At dawn on May 20, 1782, Deborah Sampson, schoolteacher, was ready to become a soldier. She cut her hair and put on her homemade suit of clothes. In the early morning sunlight, Deborah silently walked away from her small village to join Washington’s hard-pressed Continental Army. She was twenty-one years old when she enlisted in the Fourth Massachusetts Regiment as Private Robert Shurtlieff.

No one looked closely at the new recruit. Her apparent strength, firm chin, and being five-feet-seven-inches tall helped her pass for a “smock-faced” boy—one who hadn’t yet grown a beard—and her uniform hid her female figure.

“Private Shurtlieff” quickly gained a reputation for bravery in action. She was sent with her regiment to West Point, New York. Shortly after arriving there, she was wounded in the leg in a battle near Tarrytown. She tended her own wounds so that her gender would not be discovered. As a result, her leg never healed properly.

Deborah served at West Point for eighteen months and participated in several battles. In one skirmish she suffered a sword cut to the head. Army records confirm these details of Deborah’s military service. Her true gender went undetected until she came down with what was termed a “malignant fever,” which was prevalent among wounded soldiers.

She was sent to a hospital in Philadelphia, and there the attending physician, Dr. Binney, discovered her charade. He chose to keep her secret. To further protect her, he took her to his own home where she could receive better care. When she was well on the road to recovery, Dr. Binney met with Deborah’s commanding officer and told him what he had discovered.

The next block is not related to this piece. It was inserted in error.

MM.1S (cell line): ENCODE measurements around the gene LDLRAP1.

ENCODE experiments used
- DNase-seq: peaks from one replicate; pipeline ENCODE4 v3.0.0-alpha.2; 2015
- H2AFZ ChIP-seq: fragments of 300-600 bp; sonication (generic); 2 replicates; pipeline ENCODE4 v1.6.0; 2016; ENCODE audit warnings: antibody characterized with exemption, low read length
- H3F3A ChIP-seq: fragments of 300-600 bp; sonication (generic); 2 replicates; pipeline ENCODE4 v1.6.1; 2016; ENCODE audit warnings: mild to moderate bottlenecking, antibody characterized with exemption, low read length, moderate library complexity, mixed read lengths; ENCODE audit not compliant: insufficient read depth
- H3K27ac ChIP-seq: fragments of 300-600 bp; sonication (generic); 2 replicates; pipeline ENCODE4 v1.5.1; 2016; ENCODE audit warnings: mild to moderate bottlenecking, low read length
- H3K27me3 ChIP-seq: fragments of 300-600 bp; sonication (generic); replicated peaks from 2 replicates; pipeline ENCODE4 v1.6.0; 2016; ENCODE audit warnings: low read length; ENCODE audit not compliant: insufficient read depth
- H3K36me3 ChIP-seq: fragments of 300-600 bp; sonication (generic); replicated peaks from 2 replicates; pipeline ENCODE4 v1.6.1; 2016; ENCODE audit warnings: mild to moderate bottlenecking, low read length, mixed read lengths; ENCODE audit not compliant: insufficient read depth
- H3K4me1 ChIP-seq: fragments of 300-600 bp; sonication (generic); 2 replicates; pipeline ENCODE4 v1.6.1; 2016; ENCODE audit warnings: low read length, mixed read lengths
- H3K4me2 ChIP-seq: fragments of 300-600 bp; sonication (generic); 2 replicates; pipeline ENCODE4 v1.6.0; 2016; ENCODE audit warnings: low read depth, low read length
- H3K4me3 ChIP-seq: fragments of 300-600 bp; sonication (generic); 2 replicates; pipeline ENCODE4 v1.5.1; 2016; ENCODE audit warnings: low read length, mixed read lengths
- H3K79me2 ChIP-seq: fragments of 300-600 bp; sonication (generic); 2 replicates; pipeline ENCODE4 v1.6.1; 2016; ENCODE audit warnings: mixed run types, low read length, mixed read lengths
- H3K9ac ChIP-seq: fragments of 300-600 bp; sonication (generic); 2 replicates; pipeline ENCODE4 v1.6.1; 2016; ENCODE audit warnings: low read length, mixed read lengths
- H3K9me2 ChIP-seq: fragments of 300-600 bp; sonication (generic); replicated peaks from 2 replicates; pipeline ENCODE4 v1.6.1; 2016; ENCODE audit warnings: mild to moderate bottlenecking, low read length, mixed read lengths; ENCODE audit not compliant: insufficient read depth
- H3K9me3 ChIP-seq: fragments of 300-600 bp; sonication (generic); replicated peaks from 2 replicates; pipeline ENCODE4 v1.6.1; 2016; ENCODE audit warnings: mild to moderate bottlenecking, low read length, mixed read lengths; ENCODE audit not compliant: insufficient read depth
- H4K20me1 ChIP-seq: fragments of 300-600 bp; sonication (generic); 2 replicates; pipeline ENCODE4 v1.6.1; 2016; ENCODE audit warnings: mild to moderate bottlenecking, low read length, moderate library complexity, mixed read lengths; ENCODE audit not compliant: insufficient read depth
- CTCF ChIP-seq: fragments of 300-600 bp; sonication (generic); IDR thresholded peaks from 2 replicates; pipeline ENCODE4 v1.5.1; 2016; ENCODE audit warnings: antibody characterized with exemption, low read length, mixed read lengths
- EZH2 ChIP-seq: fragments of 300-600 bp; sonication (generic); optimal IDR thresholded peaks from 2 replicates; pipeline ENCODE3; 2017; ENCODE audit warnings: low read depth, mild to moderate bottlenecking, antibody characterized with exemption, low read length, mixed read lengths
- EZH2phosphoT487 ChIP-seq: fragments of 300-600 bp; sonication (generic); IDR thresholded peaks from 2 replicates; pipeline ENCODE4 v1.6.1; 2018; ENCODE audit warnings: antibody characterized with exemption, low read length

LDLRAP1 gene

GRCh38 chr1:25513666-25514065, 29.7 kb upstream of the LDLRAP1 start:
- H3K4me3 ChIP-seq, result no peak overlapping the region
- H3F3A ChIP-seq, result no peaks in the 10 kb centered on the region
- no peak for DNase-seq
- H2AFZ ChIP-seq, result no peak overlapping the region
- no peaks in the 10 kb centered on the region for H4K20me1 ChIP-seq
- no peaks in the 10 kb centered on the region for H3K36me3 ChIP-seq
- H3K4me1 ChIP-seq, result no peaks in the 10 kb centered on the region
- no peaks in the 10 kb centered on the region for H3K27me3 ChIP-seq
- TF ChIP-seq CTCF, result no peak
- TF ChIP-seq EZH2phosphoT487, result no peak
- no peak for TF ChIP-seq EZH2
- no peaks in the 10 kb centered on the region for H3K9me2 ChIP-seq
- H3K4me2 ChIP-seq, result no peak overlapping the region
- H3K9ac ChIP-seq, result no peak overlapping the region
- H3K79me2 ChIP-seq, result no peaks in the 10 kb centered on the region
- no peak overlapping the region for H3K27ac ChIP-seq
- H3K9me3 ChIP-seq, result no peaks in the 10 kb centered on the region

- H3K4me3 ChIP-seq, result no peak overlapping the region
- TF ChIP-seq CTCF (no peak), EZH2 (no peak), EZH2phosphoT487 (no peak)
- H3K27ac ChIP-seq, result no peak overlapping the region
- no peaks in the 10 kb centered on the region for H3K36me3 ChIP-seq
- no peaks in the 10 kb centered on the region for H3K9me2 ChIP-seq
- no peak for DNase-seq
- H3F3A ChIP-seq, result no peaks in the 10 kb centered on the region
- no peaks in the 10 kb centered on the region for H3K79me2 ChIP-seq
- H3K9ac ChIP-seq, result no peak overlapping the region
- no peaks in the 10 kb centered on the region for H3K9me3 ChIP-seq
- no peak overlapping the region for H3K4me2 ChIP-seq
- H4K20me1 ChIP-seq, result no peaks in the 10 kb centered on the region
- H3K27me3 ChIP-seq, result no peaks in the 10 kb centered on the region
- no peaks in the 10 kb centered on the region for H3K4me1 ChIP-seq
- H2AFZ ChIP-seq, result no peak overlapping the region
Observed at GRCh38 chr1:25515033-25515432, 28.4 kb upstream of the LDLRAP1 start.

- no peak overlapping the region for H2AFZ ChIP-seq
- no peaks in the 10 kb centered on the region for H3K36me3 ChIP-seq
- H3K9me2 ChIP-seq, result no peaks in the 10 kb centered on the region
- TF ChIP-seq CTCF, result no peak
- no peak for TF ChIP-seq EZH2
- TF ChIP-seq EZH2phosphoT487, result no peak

Since Army regulations didn’t address the proper procedure to be followed when a soldier was discovered to be a woman rather than a man, her commanding officer didn’t know what to do. According to an often-told story, he pondered the problem for a while then hit upon a plan—he wrote a letter to General Washington explaining the situation, and then ordered Deborah to deliver it.

When she was told to deliver the letter into the hands of the Commander-in-Chief, Deborah knew Dr. Binney had revealed her ruse. At Washington’s headquarters, Deborah trembled with dread as she entered the general’s presence and handed him the letter. She was still wearing her private’s uniform and feared she might be thrown into a military prison for her deception. According to legend, Washington read the letter, and to spare her embarrassment, said nothing. Instead, he sent her off with an aide to have something to eat. An hour later, he summoned her back to his office.

Weary from seven years of war, yet his words to her were gentle. He gave “Pvt. Shurtlieff” a sum of money to cover her expenses to get home, the promise of an honorable discharge, and some advice—give up soldiering.